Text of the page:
Photos as notes

by Eszter Hargittai on February 3, 2008

While I realize not everyone is as obsessed with photography as I am, many phones now have cameras and I wonder if people remember to use them for the logistics of everyday life. So this post is just a reminder that all those things you often forget (I certainly forget all sorts of details that would be helpful to remember later) can be captured easily with your pocket-sized camera.

Cheese A recurring theme when I go shopping is trying to remember the name of that wonderful cheese I purchased earlier. Good cheese can be expensive so it’s a pity to buy the type that doesn’t work out. Last week after buying some cheese that turned out to be very tasty, I decided to take a picture of its label. Yesterday when I returned to the store I started looking for it. I couldn’t find it, but then I showed the image to the person behind the counter and immediately she had an answer. Although they were out of that particular item, she pointed me to another one that, upon sampling it, reminded me sufficiently of the earlier one that I was happy to find it. The woman mentioned that she wished more people would think to take photos as it’s usually difficult to guess what they want from their descriptions.

Princeton-Stanford intersectionThis method can work with all sorts of details that are easy to forget: book titles and authors, wines, where you parked your car, what you ordered off of a restaurant menu, bus & train schedules, maps (yup, I’ll just take a quick snapshot of a map instead of printing it out), and lots more. For some of these (like maps) a higher resolution photo where you can zoom in is helpful, but for others a simple camera phone should work just as well.

{ 31 comments }

1

tom s. 02.03.08 at 5:08 pm

I love this – it rings about a dozen bells. I’ll try your photo suggestion immediately.

I understand there is image processing software that can read photos of barcodes and produce the actual barcode, from which you could presumably get the real name of a product (and so could search on it etc). Do you know of such software?

2

Jim 02.03.08 at 5:11 pm

I have been using my camera phone to do book-photowalking. I frequently go to bookstores just to browse. I used to write the titles and authors down. Now,I just snap photos and refer back to them to develop reading lists and gift lists for family and friends.

I also use my camera phone for many of the other uses you suggest. I thought I was just OCD or crazy. :)

3

derek 02.03.08 at 5:36 pm

At Charles de Gaulle Airport the parking position is painted on the ground. I don’t suppose it was designed to be photographed, but you can if you want.

4

Matt 02.03.08 at 5:48 pm

It seems like a great idea. The only thing I’d worry about (besides the fact that I don’t have a digital camera) is that I might not remember which of the five wine or cheese labels I’ve taken a photo of is the one I want now.

5

notsneaky 02.03.08 at 5:53 pm

“This method can work with all sorts of details that are easy to forget”

Yes, apparently drug dealers who want to avoid a Wire tap can take photos of notes and send them to each other via phone to arrange meetings. Will they avoid a Wire tap?

6

Trevor 02.03.08 at 5:54 pm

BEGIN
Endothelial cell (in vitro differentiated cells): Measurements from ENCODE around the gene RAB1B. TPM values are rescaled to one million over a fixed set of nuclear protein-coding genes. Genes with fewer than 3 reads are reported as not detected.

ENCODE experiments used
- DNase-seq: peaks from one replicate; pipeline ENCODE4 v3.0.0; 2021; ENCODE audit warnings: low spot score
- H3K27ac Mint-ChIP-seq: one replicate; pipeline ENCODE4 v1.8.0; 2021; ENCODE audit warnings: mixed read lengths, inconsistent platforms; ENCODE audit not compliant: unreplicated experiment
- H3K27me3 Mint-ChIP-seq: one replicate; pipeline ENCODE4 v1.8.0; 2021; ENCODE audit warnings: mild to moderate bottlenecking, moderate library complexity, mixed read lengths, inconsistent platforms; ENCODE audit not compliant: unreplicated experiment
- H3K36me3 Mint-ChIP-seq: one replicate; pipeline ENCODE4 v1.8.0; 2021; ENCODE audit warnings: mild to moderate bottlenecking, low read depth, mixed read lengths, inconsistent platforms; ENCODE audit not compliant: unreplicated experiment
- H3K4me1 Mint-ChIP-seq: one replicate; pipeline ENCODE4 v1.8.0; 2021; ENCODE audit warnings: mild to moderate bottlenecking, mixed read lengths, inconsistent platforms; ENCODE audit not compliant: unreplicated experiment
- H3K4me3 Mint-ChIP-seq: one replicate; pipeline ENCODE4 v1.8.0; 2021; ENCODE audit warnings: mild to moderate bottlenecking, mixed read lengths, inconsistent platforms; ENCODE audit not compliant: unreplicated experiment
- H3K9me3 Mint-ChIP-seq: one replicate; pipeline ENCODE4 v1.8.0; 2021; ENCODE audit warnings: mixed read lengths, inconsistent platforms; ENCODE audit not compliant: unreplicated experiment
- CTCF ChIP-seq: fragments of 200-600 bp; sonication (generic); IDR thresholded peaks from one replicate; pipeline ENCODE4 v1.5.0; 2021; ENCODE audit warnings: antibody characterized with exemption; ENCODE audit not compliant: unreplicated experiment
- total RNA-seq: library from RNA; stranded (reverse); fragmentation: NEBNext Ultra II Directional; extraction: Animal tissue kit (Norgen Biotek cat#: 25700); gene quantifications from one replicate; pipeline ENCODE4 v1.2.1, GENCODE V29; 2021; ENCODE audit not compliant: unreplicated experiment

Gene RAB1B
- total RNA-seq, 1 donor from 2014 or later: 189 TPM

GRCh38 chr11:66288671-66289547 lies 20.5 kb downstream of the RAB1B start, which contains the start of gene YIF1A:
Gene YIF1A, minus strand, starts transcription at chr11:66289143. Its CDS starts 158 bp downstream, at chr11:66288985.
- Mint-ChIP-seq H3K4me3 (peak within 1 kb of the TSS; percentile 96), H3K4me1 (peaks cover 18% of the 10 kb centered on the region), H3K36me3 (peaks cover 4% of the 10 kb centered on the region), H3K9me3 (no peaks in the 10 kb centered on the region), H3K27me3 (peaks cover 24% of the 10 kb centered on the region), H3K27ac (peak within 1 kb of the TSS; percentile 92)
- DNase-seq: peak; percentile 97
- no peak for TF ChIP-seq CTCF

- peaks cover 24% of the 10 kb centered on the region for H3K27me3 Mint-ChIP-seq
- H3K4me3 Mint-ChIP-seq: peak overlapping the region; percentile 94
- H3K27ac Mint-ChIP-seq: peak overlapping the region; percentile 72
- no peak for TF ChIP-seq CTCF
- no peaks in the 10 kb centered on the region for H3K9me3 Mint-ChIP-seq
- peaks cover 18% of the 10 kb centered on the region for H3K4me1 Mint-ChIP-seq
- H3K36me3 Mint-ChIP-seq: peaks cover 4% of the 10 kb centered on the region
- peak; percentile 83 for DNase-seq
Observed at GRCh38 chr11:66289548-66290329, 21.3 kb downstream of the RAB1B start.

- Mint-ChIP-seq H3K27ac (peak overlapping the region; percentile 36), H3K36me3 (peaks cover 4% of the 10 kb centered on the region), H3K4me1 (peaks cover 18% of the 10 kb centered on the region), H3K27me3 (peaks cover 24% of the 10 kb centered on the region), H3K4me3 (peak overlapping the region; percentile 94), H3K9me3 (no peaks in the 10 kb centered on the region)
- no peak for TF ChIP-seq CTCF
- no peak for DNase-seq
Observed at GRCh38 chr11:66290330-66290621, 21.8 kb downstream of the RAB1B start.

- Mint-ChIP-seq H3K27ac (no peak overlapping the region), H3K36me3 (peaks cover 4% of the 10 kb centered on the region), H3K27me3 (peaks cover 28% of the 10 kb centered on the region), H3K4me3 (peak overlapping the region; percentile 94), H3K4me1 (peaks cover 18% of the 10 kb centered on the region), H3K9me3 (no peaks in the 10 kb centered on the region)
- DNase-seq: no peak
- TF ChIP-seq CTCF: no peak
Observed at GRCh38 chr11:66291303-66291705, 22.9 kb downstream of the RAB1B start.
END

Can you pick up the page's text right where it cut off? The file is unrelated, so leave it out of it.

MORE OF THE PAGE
I did this while traveling in China this summer, taking a picture of the street sign where I was staying that I could show to cab drivers if I got lost.

7

Rickm 02.03.08 at 5:54 pm

My research demanded that I photocopy hundreds of articles from American magazines in the 1950s. I purchased a digital camera, and probably saved myself a week worth of work by taking pictures in lieu of photocopying the articles. Its a wonderful thing.

8

Katherine 02.03.08 at 6:18 pm

Brilliant idea. I’m always forgetting which wine it was that I thought was really nice, and I’m not educated enough about wine to ever be able to describe to someone such that they can tell what it was.

9

Eszter 02.03.08 at 7:41 pm

Tom S., Microsoft Research used to have a project called AURA that supported such barcode scans, but the group has discontinued that project.

Matt, good point about forgetting which you liked. What you can do is only take (or keep) photos of the ones you like.

Alternatively, taking this to a next level, you can start uploading the photos to a site like Flickr and add notes and tags. That’s obviously more work, but may still be worth it. That’s what I do, but I didn’t want to scare people off by making it sound like all that extra work was necessary.

10

taj 02.03.08 at 8:27 pm

It’s a good idea, but as a bearded brown man I think I will keep it to a minimum.

11

jeet 02.03.08 at 8:52 pm

I’ve been doing this for ages. With recipes for use as shopping lists before I go to the supermarket. Or with books.

12

sharon 02.03.08 at 8:55 pm

An absent-minded friend of mine has been known to forget to take the shopping list out to the supermarket with her; she phones home, gets the boyfriend to photograph it on his mobile and send the picture to her on hers. Problem solved.

13

Brett 02.03.08 at 9:09 pm

Same idea, slightly different execution: when I was in Rome for a couple of days of intense sightseeing last year, I took a photo of my planned itinerary for each day on my digital camera, and looked at it with the review function whenever I was working out where to go next. Helped make sure I didn’t miss anything (well, except for the things that were closed when I arrived!) A phone would have been much handier but mine’s a technological relic. (Still, it’s not so very long since doing this with either would have been a nonsensical concept.)

14

robd 02.03.08 at 10:05 pm

I used photos of the train- and bus tables I needed;
if I carry the camera anyway, why use extra papers?

15

improbable 02.03.08 at 10:07 pm